Last month, the groups signed a reconciliation agreement. The two factions were supposed to announce the composition of a unity government in Cairo this week, but the meeting was postponed following disagreements over who should assume the post of prime minister.

A Microcosmic Election?

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Thu June 23, 2011

GOP Hopefuls Divided Over Anti-Abortion Pledge

Former Massachusetts Governor Mitt Romney in Aurora, Colorado on June 20. Romney is one of two presidential hopefuls who has not signed a hard-line anti-abortion pledge.
John Moore Getty Images

For the first time in memory, every Republican candidate running for president in 2012 proclaims him or herself to be anti-abortion. But just how anti-abortion are they?

Marjorie Dannenfelser wanted to find out. So Dannenfelser, the head of the Susan B. Anthony List — a group founded to elect anti-abortion candidates — created "The Pro-Life Presidential Leadership Pledge," and asked every Republican presidential candidate to sign it.

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Wed June 22, 2011

Analysis Of President Obama's Remarks

Michele Norris talks to NPR's Scott Horsley and other experts for their take on the president's plans to bring the 33,000 "surge" troops home by the summer of 2012.


Wed June 22, 2011
The Two-Way

Live-Blog: The President Lays Out His Plan For Afghanistan

Darryl St. George, a Navy Corpsman with Weapons Co. 2/8 Marines, during a foot patrol this month in Helmand Province, Afghanistan.
David Gilkey NPR

President Obama is telling the nation tonight how fast and how soon the U.S. will start drawing down the number of troops it has in Afghanistan. He's going to talk specifically about the 33,000 or so military personnel who were added to the campaign there in the "surge" he announced in December 2009, and in broader terms about the length and size of the U.S. mission.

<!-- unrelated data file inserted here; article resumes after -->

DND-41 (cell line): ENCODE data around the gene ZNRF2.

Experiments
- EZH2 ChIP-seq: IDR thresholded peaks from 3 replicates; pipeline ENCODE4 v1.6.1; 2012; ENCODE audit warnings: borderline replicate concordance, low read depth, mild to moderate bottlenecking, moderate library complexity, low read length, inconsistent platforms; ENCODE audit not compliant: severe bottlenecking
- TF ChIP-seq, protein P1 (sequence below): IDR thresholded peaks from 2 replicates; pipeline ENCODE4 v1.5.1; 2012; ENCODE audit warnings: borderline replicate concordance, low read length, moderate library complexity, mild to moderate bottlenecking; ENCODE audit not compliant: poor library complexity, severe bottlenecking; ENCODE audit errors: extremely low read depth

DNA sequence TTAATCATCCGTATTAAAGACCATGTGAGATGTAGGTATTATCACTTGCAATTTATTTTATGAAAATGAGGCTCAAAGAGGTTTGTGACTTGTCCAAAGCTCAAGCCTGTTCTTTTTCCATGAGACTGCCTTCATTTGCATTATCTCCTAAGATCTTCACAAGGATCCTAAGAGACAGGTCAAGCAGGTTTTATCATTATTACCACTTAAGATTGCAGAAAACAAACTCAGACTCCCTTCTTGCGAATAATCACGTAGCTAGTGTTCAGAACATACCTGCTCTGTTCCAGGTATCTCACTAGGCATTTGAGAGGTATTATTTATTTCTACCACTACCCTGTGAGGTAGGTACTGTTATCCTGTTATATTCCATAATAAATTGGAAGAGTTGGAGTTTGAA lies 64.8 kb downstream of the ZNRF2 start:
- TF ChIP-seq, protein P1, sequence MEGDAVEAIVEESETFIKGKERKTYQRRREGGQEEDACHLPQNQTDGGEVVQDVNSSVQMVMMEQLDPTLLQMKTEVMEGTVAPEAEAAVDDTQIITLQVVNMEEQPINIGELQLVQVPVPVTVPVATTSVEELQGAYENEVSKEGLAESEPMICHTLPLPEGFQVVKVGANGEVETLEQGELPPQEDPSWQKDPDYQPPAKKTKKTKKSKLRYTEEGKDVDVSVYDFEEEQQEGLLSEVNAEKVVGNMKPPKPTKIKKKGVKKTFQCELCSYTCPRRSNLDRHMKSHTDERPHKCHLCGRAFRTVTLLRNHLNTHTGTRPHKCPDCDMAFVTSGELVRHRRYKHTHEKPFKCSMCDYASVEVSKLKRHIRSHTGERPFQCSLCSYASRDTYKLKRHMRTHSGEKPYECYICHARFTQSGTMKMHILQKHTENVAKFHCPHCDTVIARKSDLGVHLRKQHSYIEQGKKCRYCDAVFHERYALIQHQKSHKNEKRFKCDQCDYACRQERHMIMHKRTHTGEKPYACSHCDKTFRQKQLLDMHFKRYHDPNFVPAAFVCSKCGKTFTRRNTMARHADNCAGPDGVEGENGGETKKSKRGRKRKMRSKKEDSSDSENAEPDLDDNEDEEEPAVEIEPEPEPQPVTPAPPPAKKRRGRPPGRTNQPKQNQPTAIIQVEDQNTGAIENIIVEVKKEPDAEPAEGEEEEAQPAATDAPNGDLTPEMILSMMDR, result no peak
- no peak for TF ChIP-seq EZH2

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Wed June 22, 2011
The Two-Way

A Normally Ubiquitous Hugo Chavez Has Gone Quiet

Ailing Venezuelan President Hugo Chavez Frias chatting with Cuban former President Fidel Castro (L) and his brother and current President of Cuba, Raul Castro (R), on June 17, 2011. This photo was released by the Cuban government.
AFP/Getty Images

Venezuelan President Hugo Chavez isn't shy. He's known for his marathon speeches and his media savvy, but Chavez hasn't made a public appearance — not even a Twitter update — for nearly two weeks.

The leader has rarely been heard from since he went to Cuba to treat a "pelvic abscess."

His absence has Venezuelan's talking, reports the AFP:

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Wed June 22, 2011
Around the Nation

Man Linked To 2010 D.C.-Area Shootings

Federal sources say ballistics evidence ties a man arrested at Arlington National Cemetery last week to a series of mysterious shootings in the Washington, D.C., area.

Yonathan Melaku, 22, a member of the U.S. Marine Corps Reserves, has been in custody since police found him wandering last week after the cemetery had closed. He was carrying a backpack he said was full of explosives. The FBI later determined the material in the backpack was inert.